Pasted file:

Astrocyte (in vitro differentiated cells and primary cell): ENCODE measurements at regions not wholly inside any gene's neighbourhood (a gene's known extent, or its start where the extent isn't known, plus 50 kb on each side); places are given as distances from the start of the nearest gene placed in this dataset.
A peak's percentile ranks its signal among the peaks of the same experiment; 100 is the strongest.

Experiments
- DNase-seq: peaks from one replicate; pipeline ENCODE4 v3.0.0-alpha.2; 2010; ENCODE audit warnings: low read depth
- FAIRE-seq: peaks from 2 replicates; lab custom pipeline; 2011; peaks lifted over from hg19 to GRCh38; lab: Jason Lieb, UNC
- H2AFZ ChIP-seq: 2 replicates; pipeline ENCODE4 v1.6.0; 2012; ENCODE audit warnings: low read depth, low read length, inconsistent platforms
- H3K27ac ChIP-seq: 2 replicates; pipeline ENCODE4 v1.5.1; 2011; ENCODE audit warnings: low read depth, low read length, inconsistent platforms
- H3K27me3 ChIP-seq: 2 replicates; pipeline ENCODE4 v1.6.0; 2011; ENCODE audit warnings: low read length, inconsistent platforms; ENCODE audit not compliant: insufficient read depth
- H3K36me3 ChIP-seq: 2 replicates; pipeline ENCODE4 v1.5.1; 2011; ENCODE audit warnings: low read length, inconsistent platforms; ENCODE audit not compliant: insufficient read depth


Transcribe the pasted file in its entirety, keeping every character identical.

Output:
Astrocyte (in vitro differentiated cells and primary cell): ENCODE measurements at regions not wholly inside any gene's neighbourhood (a gene's known extent, or its start where the extent isn't known, plus 50 kb on each side); places are given as distances from the start of the nearest gene placed in this dataset.
A peak's percentile ranks its signal among the peaks of the same experiment; 100 is the strongest.

Experiments
- DNase-seq: peaks from one replicate; pipeline ENCODE4 v3.0.0-alpha.2; 2010; ENCODE audit warnings: low read depth
- FAIRE-seq: peaks from 2 replicates; lab custom pipeline; 2011; peaks lifted over from hg19 to GRCh38; lab: Jason Lieb, UNC
- H2AFZ ChIP-seq: 2 replicates; pipeline ENCODE4 v1.6.0; 2012; ENCODE audit warnings: low read depth, low read length, inconsistent platforms
- H3K27ac ChIP-seq: 2 replicates; pipeline ENCODE4 v1.5.1; 2011; ENCODE audit warnings: low read depth, low read length, inconsistent platforms
- H3K27me3 ChIP-seq: 2 replicates; pipeline ENCODE4 v1.6.0; 2011; ENCODE audit warnings: low read length, inconsistent platforms; ENCODE audit not compliant: insufficient read depth
- H3K36me3 ChIP-seq: 2 replicates; pipeline ENCODE4 v1.5.1; 2011; ENCODE audit warnings: low read length, inconsistent platforms; ENCODE audit not compliant: insufficient read depth